Arts Administration

By John Pick; Malcolm Anderton | Go to book overview

Arts organizations

2

2.1

ADMINISTRATION AND ORGANIZATIONS

The arts do not consist of the sum total of arts organizations within a country, any more than they may be fully described by an account of a 'cultural economy'. Nevertheless, arts administrators must work for, and with (even sometimes against) organizations of all kinds. It is essential therefore that the administrator has a keen sense of the way organizations may be classified, from whence they derive their power and authority, and how they work internally and with each other.

The arts administrator is most likely to work for discrete arts organizations. In general these are either created to promote a particular art form, group of artists, or artist, or to run venues, travelling shows or festivals. Such arts organizations may be private or public companies, or (characteristically) a mixture of the two: non-profit-distributing limited companies with charitable aims and status. There is now, in Britain, a greater mix of commercial and charitable organizations within the arts sector.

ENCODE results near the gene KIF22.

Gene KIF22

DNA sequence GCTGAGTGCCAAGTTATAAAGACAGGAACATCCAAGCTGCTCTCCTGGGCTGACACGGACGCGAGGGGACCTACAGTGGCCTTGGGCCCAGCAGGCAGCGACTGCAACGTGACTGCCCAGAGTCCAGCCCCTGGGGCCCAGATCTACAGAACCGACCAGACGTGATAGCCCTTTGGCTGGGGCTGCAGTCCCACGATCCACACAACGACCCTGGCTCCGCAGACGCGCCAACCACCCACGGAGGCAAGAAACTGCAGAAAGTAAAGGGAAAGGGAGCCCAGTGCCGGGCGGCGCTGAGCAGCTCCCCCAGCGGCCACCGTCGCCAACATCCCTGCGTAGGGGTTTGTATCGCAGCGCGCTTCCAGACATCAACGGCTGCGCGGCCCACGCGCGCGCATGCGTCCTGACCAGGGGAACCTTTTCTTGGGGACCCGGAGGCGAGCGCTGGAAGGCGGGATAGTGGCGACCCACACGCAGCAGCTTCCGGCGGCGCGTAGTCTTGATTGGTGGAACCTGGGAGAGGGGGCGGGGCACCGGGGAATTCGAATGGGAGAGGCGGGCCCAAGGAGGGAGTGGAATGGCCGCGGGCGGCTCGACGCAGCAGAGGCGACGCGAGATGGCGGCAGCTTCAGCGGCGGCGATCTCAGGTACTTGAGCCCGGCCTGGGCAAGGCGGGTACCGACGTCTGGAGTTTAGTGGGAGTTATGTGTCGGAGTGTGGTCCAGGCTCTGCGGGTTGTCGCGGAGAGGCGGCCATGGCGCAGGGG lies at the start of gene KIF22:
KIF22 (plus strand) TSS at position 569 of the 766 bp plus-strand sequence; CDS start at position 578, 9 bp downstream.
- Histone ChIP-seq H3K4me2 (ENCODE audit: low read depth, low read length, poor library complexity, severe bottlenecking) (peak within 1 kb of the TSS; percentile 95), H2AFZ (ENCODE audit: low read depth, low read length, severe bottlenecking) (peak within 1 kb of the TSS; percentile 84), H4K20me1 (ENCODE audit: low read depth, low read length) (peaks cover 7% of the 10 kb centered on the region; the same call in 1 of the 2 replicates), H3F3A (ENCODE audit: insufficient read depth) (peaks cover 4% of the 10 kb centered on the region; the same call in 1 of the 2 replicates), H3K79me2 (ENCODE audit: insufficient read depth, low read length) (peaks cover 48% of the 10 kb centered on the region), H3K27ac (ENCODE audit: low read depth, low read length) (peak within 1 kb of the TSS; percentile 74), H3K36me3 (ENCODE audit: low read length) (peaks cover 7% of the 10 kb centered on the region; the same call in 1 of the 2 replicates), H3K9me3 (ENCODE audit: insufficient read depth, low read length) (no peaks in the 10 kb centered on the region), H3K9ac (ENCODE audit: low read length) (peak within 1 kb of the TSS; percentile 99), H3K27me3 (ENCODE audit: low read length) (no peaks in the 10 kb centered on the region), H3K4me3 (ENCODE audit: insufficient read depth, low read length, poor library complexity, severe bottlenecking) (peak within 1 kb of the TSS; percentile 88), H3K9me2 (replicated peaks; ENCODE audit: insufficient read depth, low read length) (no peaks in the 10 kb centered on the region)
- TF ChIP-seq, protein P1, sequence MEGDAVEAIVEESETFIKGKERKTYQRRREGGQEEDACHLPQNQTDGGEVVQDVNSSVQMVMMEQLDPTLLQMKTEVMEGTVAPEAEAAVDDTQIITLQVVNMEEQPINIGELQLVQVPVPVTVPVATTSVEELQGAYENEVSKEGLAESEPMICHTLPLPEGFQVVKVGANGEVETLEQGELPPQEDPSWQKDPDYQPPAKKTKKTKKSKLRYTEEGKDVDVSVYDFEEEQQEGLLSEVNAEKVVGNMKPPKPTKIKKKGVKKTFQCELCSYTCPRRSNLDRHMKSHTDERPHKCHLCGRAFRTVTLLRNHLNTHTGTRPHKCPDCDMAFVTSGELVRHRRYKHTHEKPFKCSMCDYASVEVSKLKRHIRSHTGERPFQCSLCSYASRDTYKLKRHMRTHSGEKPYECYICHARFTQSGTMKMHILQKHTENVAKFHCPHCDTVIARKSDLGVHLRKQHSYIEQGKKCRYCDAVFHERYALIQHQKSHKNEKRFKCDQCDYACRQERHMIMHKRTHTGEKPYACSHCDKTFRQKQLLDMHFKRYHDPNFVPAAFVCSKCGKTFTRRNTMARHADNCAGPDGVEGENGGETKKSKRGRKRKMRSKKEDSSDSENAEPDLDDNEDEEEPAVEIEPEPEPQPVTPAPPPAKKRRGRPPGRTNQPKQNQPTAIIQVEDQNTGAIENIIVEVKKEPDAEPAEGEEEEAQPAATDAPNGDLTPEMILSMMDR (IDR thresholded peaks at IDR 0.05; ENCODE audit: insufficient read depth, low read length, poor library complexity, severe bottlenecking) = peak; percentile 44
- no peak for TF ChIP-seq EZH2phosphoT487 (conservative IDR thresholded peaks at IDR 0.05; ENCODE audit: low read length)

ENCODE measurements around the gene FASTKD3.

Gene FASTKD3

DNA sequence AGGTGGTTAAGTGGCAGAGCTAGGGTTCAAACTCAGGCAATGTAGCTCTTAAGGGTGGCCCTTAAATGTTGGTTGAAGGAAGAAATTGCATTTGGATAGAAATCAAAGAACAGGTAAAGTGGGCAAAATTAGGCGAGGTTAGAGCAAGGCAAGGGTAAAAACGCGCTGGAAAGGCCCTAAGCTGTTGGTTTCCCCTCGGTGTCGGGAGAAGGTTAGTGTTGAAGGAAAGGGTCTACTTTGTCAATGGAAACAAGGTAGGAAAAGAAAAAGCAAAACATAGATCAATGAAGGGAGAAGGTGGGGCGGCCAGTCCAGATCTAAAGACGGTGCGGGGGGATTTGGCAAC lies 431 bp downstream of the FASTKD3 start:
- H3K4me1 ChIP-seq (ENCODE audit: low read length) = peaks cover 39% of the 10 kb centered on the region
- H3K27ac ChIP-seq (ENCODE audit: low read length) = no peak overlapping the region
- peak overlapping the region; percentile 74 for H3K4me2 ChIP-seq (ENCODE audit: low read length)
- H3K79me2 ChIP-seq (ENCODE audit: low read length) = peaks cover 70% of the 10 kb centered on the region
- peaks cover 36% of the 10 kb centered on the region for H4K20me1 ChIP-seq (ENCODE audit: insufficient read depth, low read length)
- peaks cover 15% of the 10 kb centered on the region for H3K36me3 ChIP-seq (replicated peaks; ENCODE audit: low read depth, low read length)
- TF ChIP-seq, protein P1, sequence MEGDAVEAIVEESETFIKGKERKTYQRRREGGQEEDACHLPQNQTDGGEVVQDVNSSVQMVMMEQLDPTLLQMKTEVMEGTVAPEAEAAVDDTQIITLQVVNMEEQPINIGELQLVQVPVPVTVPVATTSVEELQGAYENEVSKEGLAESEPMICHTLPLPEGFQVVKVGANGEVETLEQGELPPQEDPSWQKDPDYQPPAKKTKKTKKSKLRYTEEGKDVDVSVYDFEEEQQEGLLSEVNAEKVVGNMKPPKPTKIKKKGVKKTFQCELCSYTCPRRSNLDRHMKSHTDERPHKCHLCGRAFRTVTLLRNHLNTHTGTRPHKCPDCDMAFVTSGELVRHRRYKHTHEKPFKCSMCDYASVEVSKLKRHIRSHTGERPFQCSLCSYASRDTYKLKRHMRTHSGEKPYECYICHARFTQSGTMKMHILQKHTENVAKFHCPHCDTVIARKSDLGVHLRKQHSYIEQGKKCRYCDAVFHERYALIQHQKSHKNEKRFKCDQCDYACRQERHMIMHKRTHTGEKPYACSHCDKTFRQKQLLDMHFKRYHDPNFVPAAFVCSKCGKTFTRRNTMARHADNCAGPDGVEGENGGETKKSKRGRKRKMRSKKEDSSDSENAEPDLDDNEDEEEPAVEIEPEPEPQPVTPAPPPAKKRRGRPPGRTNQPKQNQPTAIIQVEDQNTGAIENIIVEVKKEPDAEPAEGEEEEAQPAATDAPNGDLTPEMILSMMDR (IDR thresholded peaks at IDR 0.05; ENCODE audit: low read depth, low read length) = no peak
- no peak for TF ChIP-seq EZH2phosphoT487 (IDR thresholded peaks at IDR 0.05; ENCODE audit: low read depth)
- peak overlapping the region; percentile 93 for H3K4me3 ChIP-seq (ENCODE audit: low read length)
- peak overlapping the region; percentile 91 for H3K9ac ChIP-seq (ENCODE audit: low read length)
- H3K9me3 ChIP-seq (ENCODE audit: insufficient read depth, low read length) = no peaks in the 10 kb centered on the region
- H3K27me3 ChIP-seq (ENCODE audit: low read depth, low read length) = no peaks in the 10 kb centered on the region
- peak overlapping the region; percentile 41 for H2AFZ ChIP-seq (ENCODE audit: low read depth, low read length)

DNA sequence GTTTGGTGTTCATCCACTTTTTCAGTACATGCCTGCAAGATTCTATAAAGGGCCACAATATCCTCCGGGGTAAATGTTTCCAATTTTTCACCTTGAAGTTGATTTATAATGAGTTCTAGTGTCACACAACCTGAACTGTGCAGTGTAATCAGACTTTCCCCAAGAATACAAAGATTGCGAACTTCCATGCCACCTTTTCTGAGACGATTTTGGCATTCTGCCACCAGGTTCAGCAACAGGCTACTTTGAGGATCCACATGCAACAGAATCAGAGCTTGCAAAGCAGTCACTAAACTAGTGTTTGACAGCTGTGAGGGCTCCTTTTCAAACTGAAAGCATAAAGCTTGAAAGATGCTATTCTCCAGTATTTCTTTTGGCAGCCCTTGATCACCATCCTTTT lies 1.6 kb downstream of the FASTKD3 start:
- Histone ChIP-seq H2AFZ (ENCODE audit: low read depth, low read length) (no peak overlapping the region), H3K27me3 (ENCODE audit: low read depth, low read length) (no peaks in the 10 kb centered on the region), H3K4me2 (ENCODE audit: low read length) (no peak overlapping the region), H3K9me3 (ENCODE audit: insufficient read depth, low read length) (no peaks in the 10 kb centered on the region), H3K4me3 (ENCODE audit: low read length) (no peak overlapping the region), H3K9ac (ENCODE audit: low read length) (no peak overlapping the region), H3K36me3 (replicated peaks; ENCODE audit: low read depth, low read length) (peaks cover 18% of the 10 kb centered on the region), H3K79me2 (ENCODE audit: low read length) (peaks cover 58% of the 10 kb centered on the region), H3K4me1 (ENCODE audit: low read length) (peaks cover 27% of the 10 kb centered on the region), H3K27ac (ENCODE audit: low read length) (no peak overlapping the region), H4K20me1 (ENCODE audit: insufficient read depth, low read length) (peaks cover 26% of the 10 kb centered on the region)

He or she is, next, most likely to work for an arts department of a larger organization, such as the arts and recreation department of a local government authority, or the arts department of a body with wider purposes, such as the British Council. After that, the arts administrator is most likely to work with an arts regulatory and funding body (such as an Arts Ministry) or an advocacy and research body (such as a Tourist Authority). A growing number of former and part-time arts administrators also work for private consultancies, usually small two- or three-person units which work alongside larger organizations.

Finally, the arts administrator is likely to work with (and sometimes against) a wide range of other public and private bodies which, though they are not set up for the purposes of promulgating the arts, nevertheless set the general legal, fiscal and educational parameters within which art is presented and which mould the audience for them. Almost all kinds of organization can at some time be brought into this category, but such public organizations would normally include in particular national and local government, the courts and other parts of

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